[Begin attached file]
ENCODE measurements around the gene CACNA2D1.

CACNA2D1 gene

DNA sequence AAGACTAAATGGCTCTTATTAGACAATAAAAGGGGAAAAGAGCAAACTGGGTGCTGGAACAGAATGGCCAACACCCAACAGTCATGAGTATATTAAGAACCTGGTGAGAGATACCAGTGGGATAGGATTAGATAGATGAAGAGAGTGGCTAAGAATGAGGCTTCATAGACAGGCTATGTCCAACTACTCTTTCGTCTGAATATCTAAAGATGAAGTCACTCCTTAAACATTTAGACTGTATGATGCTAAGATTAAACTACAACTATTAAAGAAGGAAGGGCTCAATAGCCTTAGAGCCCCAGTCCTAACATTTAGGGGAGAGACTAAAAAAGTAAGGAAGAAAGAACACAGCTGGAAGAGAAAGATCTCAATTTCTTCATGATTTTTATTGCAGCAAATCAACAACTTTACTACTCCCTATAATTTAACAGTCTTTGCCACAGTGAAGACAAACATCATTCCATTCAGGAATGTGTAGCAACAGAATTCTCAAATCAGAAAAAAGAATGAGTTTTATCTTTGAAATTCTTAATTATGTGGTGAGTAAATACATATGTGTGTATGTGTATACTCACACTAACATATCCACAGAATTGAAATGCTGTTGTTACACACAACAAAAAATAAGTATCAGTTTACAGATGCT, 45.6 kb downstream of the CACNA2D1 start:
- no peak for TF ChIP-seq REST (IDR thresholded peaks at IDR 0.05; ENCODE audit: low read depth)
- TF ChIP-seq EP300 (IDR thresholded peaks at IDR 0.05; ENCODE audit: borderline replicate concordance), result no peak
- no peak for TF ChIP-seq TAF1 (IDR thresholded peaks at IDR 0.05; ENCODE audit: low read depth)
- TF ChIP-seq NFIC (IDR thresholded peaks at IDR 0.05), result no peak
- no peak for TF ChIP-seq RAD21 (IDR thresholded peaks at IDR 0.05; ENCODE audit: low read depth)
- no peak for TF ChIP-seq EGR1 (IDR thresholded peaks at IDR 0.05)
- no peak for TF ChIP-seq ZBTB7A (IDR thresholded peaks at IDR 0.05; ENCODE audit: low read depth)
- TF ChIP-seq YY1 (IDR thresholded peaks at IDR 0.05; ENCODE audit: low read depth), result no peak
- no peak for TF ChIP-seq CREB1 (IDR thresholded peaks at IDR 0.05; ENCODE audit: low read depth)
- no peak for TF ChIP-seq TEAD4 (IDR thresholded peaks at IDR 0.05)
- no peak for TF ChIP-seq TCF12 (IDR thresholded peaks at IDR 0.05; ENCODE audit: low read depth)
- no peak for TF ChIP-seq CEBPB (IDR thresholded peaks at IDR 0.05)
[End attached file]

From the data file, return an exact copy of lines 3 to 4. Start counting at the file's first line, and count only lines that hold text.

DNA sequence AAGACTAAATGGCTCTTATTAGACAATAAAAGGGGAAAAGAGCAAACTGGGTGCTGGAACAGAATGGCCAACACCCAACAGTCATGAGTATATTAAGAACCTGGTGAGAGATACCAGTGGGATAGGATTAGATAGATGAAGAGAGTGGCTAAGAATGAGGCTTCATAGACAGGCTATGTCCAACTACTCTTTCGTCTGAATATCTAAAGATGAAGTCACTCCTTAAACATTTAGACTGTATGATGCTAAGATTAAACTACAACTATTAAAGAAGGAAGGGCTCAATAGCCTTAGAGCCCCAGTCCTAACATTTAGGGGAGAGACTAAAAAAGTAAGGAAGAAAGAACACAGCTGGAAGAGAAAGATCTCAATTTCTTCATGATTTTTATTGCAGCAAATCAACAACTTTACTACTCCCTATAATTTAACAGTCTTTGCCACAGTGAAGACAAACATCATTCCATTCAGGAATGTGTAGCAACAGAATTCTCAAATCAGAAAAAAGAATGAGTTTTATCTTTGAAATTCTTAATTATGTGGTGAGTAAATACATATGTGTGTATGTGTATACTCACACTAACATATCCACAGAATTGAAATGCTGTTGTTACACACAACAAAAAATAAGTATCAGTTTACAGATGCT, 45.6 kb downstream of the CACNA2D1 start:
- no peak for TF ChIP-seq REST (IDR thresholded peaks at IDR 0.05; ENCODE audit: low read depth)